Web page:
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Evaluation of Transverse Thermoplastic Pavement Markings for Speed Reduction in Costa Rica

Author(s): Javier Zamora-Rojas, Didier Eduardo Fonseca-Obando

Slidedeck Presentation:

4C - Zamora

Abstract:

In an effort to reduce vehicle speeds in highway sections of the national road network, LanammeUCR at the University of Costa Rica is coordinating research on low-cost road safety infrastructure countermeasures. In 2010-2011, the performance of transverse pavement markings in Canada had been studied as a speed-reduction countermeasure for intersections in the City of Fredericton, New Brunswick. The evaluation of transverse pavement markings in Costa Rica was based on the experience and results of the project undertaken in Canada.

Transverse pavement markings were proposed at three specific locations in Costa Rica's central metropolitan area, including two different marking designs. The purpose of the markings at two urban highway locations was to create such an effect on drivers that will give them the feeling of driving faster as going through the speed zone encouraging drivers to reduce their speeds. A second pattern was designed to alert drivers of an upcoming school zone in a rural mountainous two-lane highway. The use of double-layered thermoplastic material added a noticeable vibration effect, mainly for passenger vehicles.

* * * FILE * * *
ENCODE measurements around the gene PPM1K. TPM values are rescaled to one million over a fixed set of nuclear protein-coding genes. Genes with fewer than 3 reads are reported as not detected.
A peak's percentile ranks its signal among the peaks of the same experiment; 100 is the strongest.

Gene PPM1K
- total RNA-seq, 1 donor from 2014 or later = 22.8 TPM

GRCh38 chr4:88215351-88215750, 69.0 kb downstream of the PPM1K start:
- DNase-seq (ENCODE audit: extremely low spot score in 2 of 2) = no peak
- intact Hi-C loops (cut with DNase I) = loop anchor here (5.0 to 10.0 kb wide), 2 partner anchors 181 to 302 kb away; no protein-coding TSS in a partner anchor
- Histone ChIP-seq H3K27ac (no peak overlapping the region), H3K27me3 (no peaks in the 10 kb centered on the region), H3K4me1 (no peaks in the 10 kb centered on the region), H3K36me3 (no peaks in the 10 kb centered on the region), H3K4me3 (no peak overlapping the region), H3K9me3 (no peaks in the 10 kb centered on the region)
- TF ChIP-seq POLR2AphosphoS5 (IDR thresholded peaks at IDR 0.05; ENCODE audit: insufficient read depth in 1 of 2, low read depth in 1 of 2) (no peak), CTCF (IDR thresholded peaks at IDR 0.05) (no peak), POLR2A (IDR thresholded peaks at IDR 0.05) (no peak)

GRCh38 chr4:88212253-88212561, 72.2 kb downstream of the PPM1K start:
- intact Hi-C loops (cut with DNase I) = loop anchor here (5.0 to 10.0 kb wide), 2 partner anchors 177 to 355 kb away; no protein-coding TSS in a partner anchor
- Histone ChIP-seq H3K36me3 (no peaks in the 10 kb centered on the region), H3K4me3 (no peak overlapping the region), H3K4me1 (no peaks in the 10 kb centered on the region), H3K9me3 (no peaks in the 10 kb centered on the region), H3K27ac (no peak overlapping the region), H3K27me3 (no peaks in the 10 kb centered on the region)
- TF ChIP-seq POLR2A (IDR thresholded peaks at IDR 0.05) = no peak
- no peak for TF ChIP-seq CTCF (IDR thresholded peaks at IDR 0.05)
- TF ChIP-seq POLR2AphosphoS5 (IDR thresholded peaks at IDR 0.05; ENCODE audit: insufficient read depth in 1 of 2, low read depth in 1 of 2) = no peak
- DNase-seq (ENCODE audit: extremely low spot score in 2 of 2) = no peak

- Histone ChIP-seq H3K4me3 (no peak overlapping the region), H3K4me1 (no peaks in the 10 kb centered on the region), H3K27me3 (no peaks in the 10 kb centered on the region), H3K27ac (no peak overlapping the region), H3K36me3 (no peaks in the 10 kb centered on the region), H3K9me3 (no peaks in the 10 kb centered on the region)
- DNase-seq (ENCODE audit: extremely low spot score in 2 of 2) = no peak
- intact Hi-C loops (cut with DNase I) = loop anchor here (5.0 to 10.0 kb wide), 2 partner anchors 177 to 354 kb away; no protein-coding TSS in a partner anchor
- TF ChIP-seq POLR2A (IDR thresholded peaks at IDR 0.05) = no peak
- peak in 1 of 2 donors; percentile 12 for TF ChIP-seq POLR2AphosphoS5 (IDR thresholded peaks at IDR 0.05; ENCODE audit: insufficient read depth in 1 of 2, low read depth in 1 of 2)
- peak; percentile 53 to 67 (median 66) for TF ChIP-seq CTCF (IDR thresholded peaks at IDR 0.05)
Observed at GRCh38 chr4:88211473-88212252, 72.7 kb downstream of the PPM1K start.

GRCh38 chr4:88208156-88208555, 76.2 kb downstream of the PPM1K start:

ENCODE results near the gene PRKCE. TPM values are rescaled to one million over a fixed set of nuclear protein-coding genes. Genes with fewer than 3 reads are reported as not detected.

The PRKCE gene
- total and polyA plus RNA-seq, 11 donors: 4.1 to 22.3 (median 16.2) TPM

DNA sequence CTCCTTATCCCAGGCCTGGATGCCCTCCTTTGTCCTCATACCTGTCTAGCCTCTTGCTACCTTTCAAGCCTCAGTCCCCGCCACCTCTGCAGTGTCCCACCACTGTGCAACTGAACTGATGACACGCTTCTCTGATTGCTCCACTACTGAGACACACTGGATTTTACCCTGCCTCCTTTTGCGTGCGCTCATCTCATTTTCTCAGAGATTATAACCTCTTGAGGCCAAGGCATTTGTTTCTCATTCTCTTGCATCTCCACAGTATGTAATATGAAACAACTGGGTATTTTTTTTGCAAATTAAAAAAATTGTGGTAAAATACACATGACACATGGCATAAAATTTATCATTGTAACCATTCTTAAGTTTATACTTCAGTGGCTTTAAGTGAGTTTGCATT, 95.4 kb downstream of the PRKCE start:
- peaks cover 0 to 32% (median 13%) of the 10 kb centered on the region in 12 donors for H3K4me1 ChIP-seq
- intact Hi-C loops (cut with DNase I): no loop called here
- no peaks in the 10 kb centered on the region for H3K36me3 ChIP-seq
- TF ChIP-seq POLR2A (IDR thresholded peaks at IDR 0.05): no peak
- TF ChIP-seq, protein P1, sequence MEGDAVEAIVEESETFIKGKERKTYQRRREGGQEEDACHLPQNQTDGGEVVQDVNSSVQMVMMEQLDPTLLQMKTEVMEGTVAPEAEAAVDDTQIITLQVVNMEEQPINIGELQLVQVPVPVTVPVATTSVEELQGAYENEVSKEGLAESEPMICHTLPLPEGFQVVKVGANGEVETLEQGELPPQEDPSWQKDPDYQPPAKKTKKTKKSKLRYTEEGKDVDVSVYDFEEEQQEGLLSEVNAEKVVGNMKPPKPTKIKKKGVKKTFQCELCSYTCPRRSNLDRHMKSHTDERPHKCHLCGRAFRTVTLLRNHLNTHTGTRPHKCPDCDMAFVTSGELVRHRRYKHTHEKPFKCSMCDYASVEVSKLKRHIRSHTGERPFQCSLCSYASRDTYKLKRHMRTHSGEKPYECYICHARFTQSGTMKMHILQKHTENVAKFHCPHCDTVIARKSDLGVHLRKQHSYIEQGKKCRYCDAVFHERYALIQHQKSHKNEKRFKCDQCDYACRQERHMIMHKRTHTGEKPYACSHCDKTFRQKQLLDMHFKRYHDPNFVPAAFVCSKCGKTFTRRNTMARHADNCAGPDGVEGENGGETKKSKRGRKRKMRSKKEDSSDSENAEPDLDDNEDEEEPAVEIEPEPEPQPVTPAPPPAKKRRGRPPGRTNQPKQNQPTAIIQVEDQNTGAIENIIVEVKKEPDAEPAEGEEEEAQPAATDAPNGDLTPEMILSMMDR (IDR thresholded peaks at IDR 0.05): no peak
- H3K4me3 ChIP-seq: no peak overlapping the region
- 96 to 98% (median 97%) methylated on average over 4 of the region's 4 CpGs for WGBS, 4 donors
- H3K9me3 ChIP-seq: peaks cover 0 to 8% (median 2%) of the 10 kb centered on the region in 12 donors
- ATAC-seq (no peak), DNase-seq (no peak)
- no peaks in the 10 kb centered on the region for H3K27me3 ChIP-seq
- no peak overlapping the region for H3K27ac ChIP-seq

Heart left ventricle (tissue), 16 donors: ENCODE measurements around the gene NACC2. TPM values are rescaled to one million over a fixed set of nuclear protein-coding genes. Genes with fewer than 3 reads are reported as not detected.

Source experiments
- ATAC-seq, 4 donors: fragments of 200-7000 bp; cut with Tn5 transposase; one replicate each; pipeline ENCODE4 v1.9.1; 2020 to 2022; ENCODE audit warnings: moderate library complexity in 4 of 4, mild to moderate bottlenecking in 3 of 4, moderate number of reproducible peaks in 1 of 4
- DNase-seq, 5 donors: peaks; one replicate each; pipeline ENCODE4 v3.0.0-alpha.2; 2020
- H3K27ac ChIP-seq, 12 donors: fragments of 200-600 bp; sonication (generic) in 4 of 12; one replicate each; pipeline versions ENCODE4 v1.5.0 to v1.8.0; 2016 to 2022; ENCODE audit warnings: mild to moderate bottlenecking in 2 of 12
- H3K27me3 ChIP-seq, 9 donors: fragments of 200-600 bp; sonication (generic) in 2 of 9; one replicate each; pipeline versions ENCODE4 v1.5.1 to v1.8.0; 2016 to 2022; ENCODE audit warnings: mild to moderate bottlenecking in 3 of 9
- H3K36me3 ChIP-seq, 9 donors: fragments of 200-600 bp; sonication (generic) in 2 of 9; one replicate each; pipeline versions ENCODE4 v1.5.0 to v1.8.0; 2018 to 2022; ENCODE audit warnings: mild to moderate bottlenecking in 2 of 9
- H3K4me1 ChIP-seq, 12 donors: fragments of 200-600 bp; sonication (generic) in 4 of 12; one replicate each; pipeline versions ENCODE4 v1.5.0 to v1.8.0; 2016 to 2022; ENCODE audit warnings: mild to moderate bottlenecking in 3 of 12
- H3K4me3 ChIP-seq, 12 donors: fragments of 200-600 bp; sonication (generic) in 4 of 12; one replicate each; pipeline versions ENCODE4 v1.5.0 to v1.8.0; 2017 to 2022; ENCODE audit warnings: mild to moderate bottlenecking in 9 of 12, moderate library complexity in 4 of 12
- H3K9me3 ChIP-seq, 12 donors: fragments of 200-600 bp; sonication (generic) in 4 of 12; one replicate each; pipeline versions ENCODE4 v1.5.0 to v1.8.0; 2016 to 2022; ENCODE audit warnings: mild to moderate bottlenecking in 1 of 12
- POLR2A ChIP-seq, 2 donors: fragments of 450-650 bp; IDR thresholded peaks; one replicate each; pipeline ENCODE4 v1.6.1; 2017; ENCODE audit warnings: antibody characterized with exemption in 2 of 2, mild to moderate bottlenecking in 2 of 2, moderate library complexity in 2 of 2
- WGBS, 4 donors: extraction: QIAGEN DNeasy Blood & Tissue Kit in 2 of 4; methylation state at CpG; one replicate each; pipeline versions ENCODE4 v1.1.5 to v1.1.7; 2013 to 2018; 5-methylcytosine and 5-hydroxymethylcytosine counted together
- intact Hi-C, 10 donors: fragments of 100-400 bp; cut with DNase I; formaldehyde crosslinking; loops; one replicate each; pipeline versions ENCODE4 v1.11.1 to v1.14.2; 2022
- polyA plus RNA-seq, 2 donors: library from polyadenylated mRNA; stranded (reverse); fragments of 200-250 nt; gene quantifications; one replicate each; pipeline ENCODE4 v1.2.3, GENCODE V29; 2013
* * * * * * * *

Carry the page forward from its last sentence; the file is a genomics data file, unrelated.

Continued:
A before-and-after statistical study was proposed to measure the effectiveness of the markings based on speed data collected using a digital speed radar. Results distinguished between the two patterns at the three study road sections, and the lasting effect over time. Based on statistical analyses, average speed reductions were more noticeable at the end of the speed zone and downstream at the three sites, achieving speed reductions of up to 18%, similar to the findings in the project in Fredericton. Operating speed reductions ranged 2-17% in all three sites. In terms of the effect over time, there is no evidence of a novelty effect during the first 6 months after the installation of the markings. A similar effect was observed at the intersections in Fredericton.